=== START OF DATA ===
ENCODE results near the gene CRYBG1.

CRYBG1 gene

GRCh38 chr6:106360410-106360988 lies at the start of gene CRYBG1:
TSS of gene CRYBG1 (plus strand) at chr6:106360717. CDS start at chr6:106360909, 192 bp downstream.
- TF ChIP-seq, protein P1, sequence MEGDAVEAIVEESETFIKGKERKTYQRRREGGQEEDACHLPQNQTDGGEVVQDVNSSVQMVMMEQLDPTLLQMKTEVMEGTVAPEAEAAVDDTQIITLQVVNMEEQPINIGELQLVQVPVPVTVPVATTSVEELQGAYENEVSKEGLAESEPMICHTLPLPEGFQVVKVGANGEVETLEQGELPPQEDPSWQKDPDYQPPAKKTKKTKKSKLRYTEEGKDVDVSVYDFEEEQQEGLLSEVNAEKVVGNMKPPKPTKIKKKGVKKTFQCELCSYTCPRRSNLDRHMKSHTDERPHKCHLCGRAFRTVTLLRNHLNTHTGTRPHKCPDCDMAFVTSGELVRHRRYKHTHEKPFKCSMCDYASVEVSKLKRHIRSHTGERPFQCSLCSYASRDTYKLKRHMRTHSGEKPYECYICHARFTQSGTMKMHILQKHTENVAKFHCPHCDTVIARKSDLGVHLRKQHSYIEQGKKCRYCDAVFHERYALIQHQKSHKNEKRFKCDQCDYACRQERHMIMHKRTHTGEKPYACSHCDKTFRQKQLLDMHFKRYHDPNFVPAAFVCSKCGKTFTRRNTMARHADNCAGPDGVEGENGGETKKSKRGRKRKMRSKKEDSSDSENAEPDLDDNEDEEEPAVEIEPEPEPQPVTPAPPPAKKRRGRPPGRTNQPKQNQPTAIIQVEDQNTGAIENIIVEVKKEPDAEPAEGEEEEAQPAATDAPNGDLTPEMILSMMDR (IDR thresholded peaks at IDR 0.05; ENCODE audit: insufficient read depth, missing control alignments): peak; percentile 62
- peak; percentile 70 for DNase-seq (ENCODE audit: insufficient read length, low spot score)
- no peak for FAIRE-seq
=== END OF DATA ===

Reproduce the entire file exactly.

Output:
ENCODE results near the gene CRYBG1.

CRYBG1 gene

GRCh38 chr6:106360410-106360988 lies at the start of gene CRYBG1:
TSS of gene CRYBG1 (plus strand) at chr6:106360717. CDS start at chr6:106360909, 192 bp downstream.
- TF ChIP-seq, protein P1, sequence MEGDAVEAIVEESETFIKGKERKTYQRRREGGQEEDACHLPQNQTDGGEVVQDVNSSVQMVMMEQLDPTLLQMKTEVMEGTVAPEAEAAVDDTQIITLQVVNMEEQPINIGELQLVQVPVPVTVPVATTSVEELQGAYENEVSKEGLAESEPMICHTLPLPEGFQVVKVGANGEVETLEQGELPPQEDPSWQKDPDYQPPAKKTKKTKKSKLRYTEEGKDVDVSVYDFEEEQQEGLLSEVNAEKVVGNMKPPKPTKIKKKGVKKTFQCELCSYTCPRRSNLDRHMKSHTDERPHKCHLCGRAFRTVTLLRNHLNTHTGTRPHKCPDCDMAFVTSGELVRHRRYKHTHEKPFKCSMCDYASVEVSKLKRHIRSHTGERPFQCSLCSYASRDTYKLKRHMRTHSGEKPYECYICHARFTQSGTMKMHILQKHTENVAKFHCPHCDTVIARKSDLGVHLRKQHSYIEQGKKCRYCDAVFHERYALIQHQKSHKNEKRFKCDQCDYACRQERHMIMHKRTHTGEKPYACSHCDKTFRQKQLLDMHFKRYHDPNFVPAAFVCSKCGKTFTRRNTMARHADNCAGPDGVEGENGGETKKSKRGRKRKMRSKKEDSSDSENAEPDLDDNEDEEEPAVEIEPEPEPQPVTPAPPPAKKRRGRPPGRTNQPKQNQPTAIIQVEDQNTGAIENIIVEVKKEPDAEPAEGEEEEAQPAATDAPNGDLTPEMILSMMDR (IDR thresholded peaks at IDR 0.05; ENCODE audit: insufficient read depth, missing control alignments): peak; percentile 62
- peak; percentile 70 for DNase-seq (ENCODE audit: insufficient read length, low spot score)
- no peak for FAIRE-seq